For the American revolution, there was a clear enemy in mind. England was accusing the colonists of subverting rightful authority. The colonists laid out their “case” in the Declaration of Independence, detailing grievances from the king across the sea. The “courtroom” was set.

We also have an accuser, friends. Revelation 12:10 describes a future in which “the accuser of our brothers and sisters, who accuses them before our God day and night, has been hurled down”. To imagine the Enemy continually accusing me before God is terrifying. I am a sinful person who falls every day. What could I say in my defense?

But there is the good news! Jesus says it all for me. He lives forever to intercede on my behalf.

 

Victory!

The result of the American Revolution was a happy one for the colonists: they gained independence from England. Their victory would have been nearly impossible to predict, for the opposing force was more powerful, experienced, and better-equipped than they were.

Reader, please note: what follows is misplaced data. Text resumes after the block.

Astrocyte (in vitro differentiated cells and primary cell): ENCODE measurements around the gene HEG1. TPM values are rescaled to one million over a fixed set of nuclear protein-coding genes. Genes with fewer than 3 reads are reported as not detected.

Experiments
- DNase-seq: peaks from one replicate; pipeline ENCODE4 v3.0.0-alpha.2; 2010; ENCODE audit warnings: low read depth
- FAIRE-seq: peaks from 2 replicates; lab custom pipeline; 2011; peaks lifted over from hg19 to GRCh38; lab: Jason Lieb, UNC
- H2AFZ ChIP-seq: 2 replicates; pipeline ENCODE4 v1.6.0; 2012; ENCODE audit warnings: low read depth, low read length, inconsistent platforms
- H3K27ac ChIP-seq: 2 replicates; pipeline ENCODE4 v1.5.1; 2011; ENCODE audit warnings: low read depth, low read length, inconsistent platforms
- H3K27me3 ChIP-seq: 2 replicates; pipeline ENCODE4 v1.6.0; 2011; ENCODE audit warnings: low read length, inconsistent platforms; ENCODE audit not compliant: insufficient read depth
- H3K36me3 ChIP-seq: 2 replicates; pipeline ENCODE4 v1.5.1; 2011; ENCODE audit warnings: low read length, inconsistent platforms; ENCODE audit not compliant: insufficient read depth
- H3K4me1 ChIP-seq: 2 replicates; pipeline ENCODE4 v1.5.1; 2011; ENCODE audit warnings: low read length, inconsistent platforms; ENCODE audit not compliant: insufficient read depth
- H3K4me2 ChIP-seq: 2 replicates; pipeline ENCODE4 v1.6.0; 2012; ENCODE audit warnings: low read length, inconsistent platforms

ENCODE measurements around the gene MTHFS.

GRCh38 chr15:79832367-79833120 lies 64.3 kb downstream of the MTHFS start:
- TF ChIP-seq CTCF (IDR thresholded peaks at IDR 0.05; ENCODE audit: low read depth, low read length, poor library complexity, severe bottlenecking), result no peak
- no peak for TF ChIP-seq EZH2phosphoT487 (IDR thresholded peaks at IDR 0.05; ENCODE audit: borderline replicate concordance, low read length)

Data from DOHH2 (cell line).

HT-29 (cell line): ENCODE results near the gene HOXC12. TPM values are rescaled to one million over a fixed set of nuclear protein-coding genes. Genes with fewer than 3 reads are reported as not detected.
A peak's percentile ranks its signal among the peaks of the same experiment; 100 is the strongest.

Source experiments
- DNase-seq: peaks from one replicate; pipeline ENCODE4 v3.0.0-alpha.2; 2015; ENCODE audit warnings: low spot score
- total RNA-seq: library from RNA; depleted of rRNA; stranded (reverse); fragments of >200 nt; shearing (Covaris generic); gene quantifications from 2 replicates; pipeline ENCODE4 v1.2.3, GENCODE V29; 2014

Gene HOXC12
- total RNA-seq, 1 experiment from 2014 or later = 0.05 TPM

Our victory in Christ came through a similar way. The Enemy we face is mighty, experienced, and better-equipped. It seems that he would easily overthrow us—except for the help of one man, Jesus Christ.

And since we have a great priest over the house of God, let us draw near to God with a sincere heart and with the full assurance that faith brings, having our hearts sprinkled to cleanse us from a guilty conscience and having our bodies washed with pure water. (Hebrews 10:21-22)

Jesus clears our guilt away, pays our debt, and clothes us with righteousness! We aren’t just free—we are adopted as heirs and can approach God’s throne with confidence. Now that is an amazing, revolutionary victory!